Vessel Calls and Capacity
Vessel Calls and Capacity
Between 2004 and 2009, the number of containership calls at U.S. ports has remained fairly steady, averaging about 18,000 per year. By contrast, container capacity of the calling vessels grew by 19 percent during this same period, from 59 million to 70 million TEUs.
In 2009, there were more than 18,200 containership calls at U.S. seaports, down 3 percent from 2008. These vessel calls accounted for 33 percent of the total calls made by all oceangoing vessel types at U.S. ports in 2009 (table 4).13 Calls at U.S. container ports in 2009 accounted for 6 percent of global containership calls at world ports, ranking third behind calls in China and Japan (USDOT MARAD 2010a).14
Container vessel calls as a share of total vessel calls at U.S. ports continue to rise (figure 14). In 2009, these vessels accounted for 33 percent of the total calls by all ships, up from 31 percent in 2004 (table 5). The average size of these vessels per call has also increased, by more than 19 percent, from 3,200 TEUs in 2004 to more than 3,800 TEUs in 2009 (table 5 and figure 15, left axis).
U.S. maritime ports are handling larger container vessels than in the past. The average size per call of container vessels that docked at U.S. ports in 2009 was 50,000 deadweight tons (table 4). This is a 15 percent jump from about 44,000 dwt in 2004 (table 5).
The larger vessels now operating in the worldwide fleets are increasingly calling at U.S. ports (figure 16). During the last 5 years, calls by containerships of 5,000 TEUs or greater increased by 156 percent, from 1,700 calls in 2004 to 4,400 calls in 2009 (table 5). In 2009, these very large containerships accounted for 24 percent of all containership calls at U.S. seaports, an increase from 10 percent in 2004 (USDOT MARAD 2010a). Increases in vessel calls and containership capacity, and the introduction of large post-Panamax vessels, affect port operation, port productivity, and infrastructure requirements. They also affect environmental considerations and community-impact issues.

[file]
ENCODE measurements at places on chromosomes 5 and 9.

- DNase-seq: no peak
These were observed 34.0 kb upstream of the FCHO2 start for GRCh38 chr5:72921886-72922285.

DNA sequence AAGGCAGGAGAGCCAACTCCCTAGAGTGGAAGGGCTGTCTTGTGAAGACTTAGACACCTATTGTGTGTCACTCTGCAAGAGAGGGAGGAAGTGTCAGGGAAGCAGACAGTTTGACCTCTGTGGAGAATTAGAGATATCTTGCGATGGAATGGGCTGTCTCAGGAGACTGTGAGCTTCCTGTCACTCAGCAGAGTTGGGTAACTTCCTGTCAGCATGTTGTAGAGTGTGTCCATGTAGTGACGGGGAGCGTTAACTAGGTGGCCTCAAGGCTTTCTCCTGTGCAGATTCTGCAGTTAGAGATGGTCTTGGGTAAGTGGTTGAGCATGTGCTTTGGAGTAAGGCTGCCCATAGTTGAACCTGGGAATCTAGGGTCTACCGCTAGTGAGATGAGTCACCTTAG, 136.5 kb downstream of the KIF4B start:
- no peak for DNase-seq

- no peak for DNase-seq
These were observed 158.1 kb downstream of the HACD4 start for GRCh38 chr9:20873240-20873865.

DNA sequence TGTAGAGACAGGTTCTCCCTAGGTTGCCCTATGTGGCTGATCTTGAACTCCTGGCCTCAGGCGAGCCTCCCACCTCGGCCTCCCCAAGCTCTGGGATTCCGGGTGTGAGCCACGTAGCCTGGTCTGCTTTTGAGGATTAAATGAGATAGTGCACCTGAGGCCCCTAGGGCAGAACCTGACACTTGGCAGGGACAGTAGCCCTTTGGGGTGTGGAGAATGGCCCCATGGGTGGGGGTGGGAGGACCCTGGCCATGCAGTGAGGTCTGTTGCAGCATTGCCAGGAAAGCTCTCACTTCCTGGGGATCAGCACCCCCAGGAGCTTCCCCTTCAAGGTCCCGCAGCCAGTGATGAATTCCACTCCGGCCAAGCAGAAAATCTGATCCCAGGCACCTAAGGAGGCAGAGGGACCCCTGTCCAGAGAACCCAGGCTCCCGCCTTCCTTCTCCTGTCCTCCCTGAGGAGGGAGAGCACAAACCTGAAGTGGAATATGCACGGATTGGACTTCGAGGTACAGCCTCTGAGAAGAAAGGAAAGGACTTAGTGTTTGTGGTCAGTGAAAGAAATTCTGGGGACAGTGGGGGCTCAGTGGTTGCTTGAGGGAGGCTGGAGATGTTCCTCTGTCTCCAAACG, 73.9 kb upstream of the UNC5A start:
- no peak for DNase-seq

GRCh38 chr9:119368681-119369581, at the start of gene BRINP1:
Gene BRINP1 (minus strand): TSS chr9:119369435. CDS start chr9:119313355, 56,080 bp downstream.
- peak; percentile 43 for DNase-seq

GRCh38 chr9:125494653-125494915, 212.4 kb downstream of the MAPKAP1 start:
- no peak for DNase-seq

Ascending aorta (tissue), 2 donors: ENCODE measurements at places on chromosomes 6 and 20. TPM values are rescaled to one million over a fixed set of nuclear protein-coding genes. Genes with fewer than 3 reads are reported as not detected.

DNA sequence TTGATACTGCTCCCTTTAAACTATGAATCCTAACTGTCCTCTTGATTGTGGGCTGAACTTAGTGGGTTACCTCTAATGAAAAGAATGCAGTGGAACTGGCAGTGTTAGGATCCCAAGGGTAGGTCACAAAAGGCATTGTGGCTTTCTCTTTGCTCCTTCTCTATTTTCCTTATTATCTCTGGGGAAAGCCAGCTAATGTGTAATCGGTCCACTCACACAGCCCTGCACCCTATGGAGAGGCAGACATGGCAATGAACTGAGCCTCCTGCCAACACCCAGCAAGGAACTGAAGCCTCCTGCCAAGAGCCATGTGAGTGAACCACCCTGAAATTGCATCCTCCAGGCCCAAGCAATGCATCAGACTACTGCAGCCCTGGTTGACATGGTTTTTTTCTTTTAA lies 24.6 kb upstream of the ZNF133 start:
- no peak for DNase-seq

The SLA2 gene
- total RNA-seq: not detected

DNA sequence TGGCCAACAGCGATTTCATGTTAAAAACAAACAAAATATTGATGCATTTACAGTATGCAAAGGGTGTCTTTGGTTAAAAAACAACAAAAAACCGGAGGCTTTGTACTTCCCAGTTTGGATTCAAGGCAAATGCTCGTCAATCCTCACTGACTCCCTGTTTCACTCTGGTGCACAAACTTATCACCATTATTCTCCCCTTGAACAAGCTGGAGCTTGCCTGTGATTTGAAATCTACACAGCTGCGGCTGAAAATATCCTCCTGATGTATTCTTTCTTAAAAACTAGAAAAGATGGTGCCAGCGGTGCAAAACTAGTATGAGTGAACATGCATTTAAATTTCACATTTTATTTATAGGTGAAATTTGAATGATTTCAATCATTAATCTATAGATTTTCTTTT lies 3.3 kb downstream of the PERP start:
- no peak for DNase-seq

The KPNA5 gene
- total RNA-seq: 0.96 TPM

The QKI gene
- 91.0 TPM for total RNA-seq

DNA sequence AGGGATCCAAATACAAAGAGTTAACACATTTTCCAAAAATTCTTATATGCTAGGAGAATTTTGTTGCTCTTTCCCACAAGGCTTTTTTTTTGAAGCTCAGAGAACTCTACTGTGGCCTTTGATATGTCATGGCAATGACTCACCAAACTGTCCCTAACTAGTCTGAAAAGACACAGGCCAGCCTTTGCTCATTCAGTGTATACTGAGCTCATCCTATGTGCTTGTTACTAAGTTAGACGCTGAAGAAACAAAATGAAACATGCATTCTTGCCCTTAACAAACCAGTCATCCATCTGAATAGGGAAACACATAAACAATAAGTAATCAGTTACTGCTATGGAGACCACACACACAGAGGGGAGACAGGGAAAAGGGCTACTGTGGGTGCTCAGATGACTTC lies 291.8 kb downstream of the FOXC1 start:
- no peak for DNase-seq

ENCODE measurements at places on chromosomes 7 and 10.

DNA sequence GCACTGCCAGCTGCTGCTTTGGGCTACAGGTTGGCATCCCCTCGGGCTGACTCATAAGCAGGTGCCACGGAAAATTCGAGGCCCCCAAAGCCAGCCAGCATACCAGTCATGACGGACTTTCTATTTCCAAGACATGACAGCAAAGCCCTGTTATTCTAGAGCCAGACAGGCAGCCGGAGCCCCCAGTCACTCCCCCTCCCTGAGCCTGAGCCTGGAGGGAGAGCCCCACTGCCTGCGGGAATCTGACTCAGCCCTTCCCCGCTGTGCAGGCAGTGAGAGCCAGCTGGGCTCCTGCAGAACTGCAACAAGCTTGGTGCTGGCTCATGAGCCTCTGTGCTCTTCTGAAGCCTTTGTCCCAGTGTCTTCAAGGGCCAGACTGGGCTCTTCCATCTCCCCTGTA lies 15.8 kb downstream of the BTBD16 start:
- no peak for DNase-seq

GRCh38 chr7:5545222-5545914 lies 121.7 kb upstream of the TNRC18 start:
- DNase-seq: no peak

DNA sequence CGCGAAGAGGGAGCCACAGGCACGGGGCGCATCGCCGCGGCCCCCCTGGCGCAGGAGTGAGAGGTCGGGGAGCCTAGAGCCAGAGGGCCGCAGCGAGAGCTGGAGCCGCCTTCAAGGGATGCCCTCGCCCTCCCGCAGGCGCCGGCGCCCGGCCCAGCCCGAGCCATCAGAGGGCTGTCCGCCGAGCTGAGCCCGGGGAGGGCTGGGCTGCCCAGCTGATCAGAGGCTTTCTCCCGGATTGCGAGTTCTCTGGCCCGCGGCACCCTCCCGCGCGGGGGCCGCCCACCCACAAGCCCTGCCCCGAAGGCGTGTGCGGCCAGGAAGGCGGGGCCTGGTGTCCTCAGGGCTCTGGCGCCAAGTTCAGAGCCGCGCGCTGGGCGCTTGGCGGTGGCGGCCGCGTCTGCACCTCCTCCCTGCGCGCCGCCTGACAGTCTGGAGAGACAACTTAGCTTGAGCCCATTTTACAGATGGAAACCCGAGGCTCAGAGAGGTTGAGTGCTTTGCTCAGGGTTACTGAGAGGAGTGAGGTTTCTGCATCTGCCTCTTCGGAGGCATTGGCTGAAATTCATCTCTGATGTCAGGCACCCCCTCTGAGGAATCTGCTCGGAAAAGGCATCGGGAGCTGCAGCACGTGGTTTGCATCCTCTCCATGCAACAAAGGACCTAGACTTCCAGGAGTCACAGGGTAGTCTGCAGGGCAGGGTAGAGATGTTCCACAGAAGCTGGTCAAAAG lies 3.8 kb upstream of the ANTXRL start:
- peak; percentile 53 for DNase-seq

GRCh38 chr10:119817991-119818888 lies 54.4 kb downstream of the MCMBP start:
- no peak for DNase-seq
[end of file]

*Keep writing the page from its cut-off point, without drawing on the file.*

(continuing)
Newer vessels are calling at U.S. ports, and the containerships that call have been in service for a shorter time than other vessel types that call at the Nation's ports (figure 17). While the average age of all vessels calling at U.S. seaports was 10.3 years in 2009, down from 11.8 years in 2004, the average age of containerships calling at U.S. seaports during the past 5 years has been 10 years (table 5). This trend reflects the replacements of older vessels with newer ones built in the late 1990s.
The majority of containership calls in the United States are concentrated at a handful of U.S. container ports. In 2009, the top five U.S. container ports handled over half (55 percent) of container vessel calls and 62 percent of container cargo capacity. The top 10 container ports accounted for 77 percent of containership calls. In 2004, the top five container ports handled 58 percent of container vessel calls and 62 percent of the cargo capacity.
13 Of the remainder, 35 percent were by tankers, 15 percent by dry-bulk vessels, 9 percent by roll-on/roll-off ships, and 8 percent by general cargo ships and other types.
14 In 2009, there were 293,755 global containership calls. China had 43,690 (15 percent), Japan had 22,094 (8 percent) and the United States had 18,206 (6 percent) (USDOT MARAD 2010a).